South Africa’s President Cyril Ramaphosa had to leave a May Day rally after workers stormed the stage where he was speaking.
Chanting “Cyril must go,” they held up signs demanding a wage increase during a ceremony in a stadium near the north-western city of Rustenburg.
The protesters, who worked at a local mine, have been striking for weeks.
President Ramaphosa tried to address the miners’ concerns but was greeted by booing.
The workers want an annual salary pay rise of 1,000 rand ($63; £50) – a demand which President Ramaphosa addressed directly.
“We have heard that message and we will be dealing with that matter,” he is quoted as telling the miners by the IOL news site.
He also pledged to speak to the relevant authorities to meet their demands, IOL reports.
In a two-minute video of the disruption, the president can be seen making repeated attempts to calm the workers down, only to be greeted with further jeering and booing.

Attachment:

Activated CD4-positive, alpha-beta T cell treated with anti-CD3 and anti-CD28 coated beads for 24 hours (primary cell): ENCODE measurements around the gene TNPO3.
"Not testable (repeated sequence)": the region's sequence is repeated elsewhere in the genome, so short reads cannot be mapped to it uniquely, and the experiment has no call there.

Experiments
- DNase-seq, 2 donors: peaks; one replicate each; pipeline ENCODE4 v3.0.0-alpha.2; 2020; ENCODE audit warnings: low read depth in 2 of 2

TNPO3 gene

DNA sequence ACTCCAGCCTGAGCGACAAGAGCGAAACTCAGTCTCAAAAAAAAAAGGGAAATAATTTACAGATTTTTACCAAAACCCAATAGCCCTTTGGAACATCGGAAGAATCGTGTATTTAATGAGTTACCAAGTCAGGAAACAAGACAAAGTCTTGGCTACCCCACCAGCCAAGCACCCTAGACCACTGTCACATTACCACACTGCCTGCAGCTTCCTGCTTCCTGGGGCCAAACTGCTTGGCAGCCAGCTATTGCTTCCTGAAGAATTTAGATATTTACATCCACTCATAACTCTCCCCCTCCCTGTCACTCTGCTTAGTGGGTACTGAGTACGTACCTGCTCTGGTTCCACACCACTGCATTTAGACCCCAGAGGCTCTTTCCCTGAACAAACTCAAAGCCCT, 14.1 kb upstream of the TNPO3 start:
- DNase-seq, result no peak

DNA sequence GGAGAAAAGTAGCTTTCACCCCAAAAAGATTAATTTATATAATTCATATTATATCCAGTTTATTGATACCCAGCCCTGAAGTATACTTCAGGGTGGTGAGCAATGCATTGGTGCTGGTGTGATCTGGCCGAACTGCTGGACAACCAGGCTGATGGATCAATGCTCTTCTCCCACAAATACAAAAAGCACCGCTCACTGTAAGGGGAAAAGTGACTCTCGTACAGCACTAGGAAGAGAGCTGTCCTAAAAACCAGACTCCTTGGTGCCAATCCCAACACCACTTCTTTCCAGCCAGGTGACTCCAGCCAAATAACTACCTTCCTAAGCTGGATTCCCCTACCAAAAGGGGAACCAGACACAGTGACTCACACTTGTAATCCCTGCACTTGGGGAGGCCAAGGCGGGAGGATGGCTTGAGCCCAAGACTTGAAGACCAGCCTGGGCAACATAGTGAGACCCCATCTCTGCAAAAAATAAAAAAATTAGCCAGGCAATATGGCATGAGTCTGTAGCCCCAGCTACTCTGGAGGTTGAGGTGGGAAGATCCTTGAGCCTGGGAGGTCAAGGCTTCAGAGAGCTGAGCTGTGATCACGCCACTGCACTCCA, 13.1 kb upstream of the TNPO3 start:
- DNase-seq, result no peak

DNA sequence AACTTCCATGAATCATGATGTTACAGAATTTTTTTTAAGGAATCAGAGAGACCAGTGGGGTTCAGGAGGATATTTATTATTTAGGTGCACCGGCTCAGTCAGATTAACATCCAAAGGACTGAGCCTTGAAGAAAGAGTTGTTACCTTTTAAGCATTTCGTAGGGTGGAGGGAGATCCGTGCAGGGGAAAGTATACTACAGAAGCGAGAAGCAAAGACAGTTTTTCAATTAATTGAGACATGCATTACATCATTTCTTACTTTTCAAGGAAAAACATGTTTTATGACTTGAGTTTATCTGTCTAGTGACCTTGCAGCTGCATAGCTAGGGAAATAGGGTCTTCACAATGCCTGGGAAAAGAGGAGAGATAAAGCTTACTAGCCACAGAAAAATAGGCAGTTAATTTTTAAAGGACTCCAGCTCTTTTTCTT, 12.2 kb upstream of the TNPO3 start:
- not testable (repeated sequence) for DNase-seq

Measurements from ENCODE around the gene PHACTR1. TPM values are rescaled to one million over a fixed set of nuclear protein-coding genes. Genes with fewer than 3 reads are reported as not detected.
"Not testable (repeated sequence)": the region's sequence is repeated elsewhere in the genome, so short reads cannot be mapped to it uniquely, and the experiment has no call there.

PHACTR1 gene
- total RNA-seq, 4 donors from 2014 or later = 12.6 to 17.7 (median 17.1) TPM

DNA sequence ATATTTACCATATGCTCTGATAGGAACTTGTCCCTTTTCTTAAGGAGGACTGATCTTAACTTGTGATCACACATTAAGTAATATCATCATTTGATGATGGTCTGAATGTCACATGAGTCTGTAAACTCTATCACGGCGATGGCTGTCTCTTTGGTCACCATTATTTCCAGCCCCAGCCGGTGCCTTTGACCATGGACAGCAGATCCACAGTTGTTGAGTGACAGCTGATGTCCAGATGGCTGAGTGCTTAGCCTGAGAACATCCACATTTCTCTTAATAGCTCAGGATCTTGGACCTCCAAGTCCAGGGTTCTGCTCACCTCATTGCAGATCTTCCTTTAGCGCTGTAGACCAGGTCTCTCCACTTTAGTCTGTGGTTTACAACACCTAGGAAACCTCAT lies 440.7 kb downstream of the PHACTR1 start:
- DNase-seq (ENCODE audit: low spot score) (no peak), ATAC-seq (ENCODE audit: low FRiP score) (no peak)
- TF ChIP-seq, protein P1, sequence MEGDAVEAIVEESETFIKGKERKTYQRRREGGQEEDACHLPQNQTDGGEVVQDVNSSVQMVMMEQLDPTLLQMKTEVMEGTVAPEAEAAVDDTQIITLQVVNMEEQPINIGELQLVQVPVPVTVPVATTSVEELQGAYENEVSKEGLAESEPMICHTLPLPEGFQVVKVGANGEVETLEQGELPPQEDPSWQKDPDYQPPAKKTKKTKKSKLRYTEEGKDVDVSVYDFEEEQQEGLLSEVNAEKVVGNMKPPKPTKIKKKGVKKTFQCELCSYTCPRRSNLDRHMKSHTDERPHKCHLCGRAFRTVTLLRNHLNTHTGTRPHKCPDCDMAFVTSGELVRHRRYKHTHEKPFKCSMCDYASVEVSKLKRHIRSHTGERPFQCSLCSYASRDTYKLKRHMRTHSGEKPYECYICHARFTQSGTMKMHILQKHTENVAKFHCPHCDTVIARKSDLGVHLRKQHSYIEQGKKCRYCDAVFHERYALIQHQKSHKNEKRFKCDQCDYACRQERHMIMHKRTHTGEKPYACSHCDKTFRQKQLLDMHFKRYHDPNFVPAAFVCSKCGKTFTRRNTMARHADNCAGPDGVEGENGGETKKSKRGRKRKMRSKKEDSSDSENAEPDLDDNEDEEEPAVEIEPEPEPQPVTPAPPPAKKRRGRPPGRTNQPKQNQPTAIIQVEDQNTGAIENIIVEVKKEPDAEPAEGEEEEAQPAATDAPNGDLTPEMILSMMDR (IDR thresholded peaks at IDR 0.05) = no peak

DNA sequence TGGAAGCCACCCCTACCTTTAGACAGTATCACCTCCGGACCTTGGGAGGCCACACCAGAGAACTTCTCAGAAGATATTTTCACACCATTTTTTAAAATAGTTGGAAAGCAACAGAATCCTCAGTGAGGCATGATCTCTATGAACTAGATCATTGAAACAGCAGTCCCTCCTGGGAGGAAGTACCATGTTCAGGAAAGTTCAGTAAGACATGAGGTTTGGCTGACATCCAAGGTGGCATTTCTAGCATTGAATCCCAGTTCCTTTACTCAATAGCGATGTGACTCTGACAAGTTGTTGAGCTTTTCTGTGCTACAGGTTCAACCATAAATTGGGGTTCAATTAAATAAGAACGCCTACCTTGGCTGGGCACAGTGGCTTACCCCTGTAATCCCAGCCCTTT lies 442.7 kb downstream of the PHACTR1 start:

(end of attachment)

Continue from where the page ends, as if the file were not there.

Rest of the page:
At Sunday’s event, which had been organised by South Africa’s trade union federation Cosatu, police had to step in while a bodyguard led the president away from the venue, according to IOL.
The workers were from Sibanye-Stillwater, which is a metal mining company and the world’s largest primary producer of platinum, according to its own website.
South Africa’s economy has been hit hard by the Covid crisis, and unemployment is now around 35%.
Mining is one of South Africa’s most important sectors – accounting for 8-10% of national income and employing almost 450,000 people – but it has been in decline in recent years.